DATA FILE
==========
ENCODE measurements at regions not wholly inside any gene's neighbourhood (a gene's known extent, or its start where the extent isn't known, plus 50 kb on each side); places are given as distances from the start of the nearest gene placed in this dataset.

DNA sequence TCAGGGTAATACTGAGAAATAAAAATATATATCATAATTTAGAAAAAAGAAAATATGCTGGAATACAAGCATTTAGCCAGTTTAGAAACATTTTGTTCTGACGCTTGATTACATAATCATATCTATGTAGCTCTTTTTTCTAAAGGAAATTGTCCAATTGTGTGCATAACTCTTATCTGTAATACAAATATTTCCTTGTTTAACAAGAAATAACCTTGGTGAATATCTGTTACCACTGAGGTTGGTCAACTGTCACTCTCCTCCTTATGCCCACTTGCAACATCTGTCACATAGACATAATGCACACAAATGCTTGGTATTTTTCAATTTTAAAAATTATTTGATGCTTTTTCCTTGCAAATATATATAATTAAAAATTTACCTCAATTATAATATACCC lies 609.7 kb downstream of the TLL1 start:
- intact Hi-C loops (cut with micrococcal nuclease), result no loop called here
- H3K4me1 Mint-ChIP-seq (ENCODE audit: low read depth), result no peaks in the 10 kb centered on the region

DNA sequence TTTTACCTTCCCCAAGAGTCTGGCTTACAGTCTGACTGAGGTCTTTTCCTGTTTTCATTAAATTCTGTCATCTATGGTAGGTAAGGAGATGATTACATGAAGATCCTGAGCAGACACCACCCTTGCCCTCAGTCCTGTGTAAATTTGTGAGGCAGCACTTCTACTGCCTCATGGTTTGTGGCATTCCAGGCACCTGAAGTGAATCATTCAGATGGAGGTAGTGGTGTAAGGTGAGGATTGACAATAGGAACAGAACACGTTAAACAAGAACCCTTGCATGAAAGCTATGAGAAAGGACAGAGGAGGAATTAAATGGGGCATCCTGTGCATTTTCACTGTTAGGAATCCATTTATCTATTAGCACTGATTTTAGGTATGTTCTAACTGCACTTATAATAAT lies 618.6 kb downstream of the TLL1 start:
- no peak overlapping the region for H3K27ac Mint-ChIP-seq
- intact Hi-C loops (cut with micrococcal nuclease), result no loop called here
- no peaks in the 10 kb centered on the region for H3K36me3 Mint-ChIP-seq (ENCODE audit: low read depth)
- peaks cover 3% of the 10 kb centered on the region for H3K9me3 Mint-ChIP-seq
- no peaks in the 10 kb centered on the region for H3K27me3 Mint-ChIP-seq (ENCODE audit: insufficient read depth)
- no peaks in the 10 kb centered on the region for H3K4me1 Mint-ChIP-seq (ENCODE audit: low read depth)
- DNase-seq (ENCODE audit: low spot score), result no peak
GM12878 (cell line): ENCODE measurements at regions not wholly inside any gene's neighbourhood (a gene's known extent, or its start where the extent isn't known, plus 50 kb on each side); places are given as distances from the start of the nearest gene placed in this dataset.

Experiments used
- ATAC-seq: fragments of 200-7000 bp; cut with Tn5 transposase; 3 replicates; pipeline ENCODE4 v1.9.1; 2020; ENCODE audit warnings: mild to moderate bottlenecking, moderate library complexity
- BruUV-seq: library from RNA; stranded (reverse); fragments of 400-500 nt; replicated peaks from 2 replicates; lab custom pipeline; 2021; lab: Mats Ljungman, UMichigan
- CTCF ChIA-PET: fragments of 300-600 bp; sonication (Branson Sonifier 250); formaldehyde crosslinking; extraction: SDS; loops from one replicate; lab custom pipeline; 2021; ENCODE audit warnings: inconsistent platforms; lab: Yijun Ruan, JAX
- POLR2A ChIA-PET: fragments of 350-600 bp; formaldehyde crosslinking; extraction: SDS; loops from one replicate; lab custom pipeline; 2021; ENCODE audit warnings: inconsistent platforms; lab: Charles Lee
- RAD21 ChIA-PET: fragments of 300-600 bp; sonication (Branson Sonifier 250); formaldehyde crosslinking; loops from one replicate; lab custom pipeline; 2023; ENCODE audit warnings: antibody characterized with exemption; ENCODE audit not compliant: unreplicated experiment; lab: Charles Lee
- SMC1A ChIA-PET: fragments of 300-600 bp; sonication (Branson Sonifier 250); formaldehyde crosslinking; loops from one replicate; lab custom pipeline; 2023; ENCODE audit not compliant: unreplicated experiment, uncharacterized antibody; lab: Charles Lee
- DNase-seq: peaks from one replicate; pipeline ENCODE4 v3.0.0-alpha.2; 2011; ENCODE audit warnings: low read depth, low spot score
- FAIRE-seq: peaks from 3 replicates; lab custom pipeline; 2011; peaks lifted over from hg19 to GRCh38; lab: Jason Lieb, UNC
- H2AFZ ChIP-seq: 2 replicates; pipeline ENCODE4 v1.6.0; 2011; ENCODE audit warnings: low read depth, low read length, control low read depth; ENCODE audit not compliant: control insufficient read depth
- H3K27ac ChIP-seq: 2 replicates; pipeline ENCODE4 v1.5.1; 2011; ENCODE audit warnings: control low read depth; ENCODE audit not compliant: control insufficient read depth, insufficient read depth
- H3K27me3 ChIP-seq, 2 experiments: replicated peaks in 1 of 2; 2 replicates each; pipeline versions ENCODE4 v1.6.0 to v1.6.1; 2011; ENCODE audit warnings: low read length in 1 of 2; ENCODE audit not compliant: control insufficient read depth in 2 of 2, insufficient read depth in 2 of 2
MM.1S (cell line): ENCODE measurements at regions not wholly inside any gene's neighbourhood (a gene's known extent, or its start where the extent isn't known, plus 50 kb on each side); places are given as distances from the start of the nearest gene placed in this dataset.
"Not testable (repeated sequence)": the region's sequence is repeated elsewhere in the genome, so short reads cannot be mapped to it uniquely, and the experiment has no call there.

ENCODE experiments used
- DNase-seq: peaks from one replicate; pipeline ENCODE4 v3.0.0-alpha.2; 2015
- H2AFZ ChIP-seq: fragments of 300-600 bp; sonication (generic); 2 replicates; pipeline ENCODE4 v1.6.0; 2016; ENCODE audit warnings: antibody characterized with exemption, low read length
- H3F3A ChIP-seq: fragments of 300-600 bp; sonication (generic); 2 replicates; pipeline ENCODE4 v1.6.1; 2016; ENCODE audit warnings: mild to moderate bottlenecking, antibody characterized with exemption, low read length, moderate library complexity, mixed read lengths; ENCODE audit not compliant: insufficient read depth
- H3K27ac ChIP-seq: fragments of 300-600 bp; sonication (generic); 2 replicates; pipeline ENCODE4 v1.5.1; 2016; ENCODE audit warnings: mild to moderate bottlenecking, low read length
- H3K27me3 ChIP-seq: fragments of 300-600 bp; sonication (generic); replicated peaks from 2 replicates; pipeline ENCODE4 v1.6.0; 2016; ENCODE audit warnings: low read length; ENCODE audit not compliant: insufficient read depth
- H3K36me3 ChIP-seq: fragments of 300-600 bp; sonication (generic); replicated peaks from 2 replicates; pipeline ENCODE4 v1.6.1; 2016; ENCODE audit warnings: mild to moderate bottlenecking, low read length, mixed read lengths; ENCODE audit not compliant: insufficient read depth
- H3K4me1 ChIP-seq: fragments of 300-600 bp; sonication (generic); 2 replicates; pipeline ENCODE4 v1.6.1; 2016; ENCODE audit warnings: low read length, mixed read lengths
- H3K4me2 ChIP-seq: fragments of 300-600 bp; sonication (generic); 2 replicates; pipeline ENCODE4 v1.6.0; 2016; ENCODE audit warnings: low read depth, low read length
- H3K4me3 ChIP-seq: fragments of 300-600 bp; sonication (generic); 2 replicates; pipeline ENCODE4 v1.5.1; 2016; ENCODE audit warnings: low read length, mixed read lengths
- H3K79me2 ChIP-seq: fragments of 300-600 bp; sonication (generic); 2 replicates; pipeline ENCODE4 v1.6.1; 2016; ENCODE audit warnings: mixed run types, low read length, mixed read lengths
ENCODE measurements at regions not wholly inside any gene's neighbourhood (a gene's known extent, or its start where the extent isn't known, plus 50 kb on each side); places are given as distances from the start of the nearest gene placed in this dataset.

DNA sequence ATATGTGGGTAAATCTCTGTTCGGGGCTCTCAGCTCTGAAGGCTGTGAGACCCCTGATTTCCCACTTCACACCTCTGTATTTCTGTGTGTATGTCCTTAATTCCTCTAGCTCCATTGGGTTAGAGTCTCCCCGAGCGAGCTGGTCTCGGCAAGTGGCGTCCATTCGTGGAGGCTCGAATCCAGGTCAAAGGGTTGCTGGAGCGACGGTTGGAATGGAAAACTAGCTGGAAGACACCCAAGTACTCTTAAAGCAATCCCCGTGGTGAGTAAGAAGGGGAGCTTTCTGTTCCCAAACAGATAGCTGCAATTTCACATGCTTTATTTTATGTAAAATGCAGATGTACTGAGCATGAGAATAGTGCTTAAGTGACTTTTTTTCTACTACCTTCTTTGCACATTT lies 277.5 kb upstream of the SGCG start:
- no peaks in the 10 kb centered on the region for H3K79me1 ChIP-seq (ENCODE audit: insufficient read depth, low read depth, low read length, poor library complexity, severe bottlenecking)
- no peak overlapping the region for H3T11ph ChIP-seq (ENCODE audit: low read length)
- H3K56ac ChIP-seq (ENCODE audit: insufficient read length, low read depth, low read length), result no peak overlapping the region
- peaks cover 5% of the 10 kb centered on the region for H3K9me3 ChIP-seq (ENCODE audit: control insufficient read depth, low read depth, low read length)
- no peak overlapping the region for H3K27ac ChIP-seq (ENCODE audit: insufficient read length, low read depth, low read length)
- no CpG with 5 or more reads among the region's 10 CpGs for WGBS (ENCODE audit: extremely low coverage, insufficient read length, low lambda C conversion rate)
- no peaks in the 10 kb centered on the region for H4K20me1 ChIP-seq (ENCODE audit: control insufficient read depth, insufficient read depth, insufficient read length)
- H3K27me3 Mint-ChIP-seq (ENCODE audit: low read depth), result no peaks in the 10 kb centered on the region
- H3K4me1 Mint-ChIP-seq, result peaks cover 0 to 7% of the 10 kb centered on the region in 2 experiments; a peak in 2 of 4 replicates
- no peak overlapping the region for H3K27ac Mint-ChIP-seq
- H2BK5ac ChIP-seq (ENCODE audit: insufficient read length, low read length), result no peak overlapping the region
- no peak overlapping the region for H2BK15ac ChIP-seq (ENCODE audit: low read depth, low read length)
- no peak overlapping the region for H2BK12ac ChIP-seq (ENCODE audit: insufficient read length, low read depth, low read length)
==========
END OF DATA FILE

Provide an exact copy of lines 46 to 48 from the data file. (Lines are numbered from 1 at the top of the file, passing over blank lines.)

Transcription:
- no CpG with 5 or more reads among the region's 10 CpGs for WGBS (ENCODE audit: extremely low coverage, insufficient read length, low lambda C conversion rate)
- no peaks in the 10 kb centered on the region for H4K20me1 ChIP-seq (ENCODE audit: control insufficient read depth, insufficient read depth, insufficient read length)
- H3K27me3 Mint-ChIP-seq (ENCODE audit: low read depth), result no peaks in the 10 kb centered on the region